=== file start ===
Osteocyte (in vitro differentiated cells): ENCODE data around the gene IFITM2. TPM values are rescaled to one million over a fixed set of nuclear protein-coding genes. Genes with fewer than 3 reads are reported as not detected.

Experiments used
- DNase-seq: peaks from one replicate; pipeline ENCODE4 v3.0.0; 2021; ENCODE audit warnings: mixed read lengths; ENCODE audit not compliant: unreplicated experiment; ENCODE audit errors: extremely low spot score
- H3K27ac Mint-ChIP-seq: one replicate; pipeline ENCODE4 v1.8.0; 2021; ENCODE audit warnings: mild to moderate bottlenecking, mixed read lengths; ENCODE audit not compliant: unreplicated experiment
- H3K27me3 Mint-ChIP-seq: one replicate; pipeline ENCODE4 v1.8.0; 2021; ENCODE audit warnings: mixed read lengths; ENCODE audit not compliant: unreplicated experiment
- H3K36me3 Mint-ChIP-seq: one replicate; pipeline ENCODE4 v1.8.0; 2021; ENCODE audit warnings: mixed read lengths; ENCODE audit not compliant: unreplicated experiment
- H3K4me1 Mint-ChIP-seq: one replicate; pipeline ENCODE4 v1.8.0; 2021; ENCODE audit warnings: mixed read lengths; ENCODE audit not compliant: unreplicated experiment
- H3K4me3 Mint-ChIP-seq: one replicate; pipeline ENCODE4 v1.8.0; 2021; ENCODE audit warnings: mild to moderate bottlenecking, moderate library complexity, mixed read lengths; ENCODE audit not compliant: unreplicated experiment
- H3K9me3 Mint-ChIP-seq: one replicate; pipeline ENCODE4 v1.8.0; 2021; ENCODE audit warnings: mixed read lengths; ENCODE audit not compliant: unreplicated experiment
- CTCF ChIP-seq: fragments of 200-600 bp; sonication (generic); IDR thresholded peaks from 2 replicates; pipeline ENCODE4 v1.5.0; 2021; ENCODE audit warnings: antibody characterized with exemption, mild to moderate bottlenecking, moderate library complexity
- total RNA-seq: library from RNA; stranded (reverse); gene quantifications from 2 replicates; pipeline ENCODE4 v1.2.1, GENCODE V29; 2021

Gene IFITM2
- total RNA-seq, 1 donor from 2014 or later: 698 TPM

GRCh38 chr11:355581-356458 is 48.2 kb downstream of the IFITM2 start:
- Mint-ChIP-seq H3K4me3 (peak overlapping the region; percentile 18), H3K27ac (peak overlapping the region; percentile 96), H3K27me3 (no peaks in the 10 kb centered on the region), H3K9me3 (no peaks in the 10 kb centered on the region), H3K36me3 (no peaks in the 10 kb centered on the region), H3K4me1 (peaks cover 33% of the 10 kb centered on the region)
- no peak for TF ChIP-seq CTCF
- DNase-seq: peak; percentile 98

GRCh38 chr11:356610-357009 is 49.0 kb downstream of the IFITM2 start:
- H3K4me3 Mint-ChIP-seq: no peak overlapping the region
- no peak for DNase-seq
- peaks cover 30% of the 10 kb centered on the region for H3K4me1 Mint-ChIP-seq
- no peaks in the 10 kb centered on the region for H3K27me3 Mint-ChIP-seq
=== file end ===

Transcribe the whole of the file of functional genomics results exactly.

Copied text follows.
Osteocyte (in vitro differentiated cells): ENCODE data around the gene IFITM2. TPM values are rescaled to one million over a fixed set of nuclear protein-coding genes. Genes with fewer than 3 reads are reported as not detected.

Experiments used
- DNase-seq: peaks from one replicate; pipeline ENCODE4 v3.0.0; 2021; ENCODE audit warnings: mixed read lengths; ENCODE audit not compliant: unreplicated experiment; ENCODE audit errors: extremely low spot score
- H3K27ac Mint-ChIP-seq: one replicate; pipeline ENCODE4 v1.8.0; 2021; ENCODE audit warnings: mild to moderate bottlenecking, mixed read lengths; ENCODE audit not compliant: unreplicated experiment
- H3K27me3 Mint-ChIP-seq: one replicate; pipeline ENCODE4 v1.8.0; 2021; ENCODE audit warnings: mixed read lengths; ENCODE audit not compliant: unreplicated experiment
- H3K36me3 Mint-ChIP-seq: one replicate; pipeline ENCODE4 v1.8.0; 2021; ENCODE audit warnings: mixed read lengths; ENCODE audit not compliant: unreplicated experiment
- H3K4me1 Mint-ChIP-seq: one replicate; pipeline ENCODE4 v1.8.0; 2021; ENCODE audit warnings: mixed read lengths; ENCODE audit not compliant: unreplicated experiment
- H3K4me3 Mint-ChIP-seq: one replicate; pipeline ENCODE4 v1.8.0; 2021; ENCODE audit warnings: mild to moderate bottlenecking, moderate library complexity, mixed read lengths; ENCODE audit not compliant: unreplicated experiment
- H3K9me3 Mint-ChIP-seq: one replicate; pipeline ENCODE4 v1.8.0; 2021; ENCODE audit warnings: mixed read lengths; ENCODE audit not compliant: unreplicated experiment
- CTCF ChIP-seq: fragments of 200-600 bp; sonication (generic); IDR thresholded peaks from 2 replicates; pipeline ENCODE4 v1.5.0; 2021; ENCODE audit warnings: antibody characterized with exemption, mild to moderate bottlenecking, moderate library complexity
- total RNA-seq: library from RNA; stranded (reverse); gene quantifications from 2 replicates; pipeline ENCODE4 v1.2.1, GENCODE V29; 2021

Gene IFITM2
- total RNA-seq, 1 donor from 2014 or later: 698 TPM

GRCh38 chr11:355581-356458 is 48.2 kb downstream of the IFITM2 start:
- Mint-ChIP-seq H3K4me3 (peak overlapping the region; percentile 18), H3K27ac (peak overlapping the region; percentile 96), H3K27me3 (no peaks in the 10 kb centered on the region), H3K9me3 (no peaks in the 10 kb centered on the region), H3K36me3 (no peaks in the 10 kb centered on the region), H3K4me1 (peaks cover 33% of the 10 kb centered on the region)
- no peak for TF ChIP-seq CTCF
- DNase-seq: peak; percentile 98

GRCh38 chr11:356610-357009 is 49.0 kb downstream of the IFITM2 start:
- H3K4me3 Mint-ChIP-seq: no peak overlapping the region
- no peak for DNase-seq
- peaks cover 30% of the 10 kb centered on the region for H3K4me1 Mint-ChIP-seq
- no peaks in the 10 kb centered on the region for H3K27me3 Mint-ChIP-seq